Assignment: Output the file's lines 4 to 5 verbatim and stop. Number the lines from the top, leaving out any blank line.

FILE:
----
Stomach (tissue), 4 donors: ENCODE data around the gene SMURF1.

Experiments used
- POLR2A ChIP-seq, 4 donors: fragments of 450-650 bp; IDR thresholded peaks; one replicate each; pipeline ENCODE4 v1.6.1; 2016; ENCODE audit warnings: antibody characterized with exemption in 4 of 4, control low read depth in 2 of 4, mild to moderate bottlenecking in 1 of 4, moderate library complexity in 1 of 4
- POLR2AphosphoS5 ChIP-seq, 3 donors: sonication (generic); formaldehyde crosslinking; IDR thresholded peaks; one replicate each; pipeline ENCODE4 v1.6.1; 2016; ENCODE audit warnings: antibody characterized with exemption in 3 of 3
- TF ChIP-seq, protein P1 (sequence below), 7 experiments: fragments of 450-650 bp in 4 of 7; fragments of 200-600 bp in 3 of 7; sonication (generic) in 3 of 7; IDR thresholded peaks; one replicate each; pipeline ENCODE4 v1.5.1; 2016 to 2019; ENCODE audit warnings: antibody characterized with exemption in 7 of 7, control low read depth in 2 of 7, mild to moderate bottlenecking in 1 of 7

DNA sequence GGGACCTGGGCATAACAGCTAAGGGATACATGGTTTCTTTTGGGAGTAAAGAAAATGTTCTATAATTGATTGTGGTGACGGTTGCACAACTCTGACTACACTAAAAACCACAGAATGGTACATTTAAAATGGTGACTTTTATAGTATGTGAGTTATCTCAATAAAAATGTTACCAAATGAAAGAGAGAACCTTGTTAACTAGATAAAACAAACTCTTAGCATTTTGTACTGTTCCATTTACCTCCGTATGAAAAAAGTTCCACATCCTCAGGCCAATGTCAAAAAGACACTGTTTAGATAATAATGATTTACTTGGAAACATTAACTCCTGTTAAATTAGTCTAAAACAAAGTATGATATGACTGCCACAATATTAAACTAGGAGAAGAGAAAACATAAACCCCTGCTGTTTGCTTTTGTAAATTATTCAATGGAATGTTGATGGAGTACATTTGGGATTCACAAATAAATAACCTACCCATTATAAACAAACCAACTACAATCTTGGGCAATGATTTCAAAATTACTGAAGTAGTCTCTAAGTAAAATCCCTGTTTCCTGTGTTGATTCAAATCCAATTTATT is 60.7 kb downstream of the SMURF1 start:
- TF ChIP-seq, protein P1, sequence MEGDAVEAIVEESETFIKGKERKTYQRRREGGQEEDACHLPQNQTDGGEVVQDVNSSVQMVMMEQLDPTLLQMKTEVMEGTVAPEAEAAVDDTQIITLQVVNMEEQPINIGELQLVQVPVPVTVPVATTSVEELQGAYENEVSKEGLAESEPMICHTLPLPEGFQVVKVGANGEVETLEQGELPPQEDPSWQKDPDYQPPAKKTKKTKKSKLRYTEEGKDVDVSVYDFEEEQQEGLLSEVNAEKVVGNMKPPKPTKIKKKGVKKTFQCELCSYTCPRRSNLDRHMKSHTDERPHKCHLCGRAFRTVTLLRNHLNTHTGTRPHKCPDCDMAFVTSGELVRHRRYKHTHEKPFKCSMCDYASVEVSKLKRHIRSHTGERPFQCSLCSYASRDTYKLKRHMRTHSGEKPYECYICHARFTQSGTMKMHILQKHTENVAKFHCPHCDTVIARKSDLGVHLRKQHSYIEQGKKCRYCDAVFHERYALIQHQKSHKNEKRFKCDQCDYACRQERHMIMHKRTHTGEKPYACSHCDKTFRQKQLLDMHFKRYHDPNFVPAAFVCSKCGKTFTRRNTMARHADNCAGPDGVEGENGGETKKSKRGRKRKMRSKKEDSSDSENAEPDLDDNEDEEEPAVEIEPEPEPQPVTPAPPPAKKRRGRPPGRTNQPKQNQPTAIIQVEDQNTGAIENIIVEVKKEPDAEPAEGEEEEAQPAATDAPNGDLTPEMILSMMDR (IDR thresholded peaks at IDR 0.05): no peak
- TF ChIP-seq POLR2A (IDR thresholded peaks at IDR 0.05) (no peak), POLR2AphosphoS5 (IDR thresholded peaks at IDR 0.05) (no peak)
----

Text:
- POLR2AphosphoS5 ChIP-seq, 3 donors: sonication (generic); formaldehyde crosslinking; IDR thresholded peaks; one replicate each; pipeline ENCODE4 v1.6.1; 2016; ENCODE audit warnings: antibody characterized with exemption in 3 of 3
- TF ChIP-seq, protein P1 (sequence below), 7 experiments: fragments of 450-650 bp in 4 of 7; fragments of 200-600 bp in 3 of 7; sonication (generic) in 3 of 7; IDR thresholded peaks; one replicate each; pipeline ENCODE4 v1.5.1; 2016 to 2019; ENCODE audit warnings: antibody characterized with exemption in 7 of 7, control low read depth in 2 of 7, mild to moderate bottlenecking in 1 of 7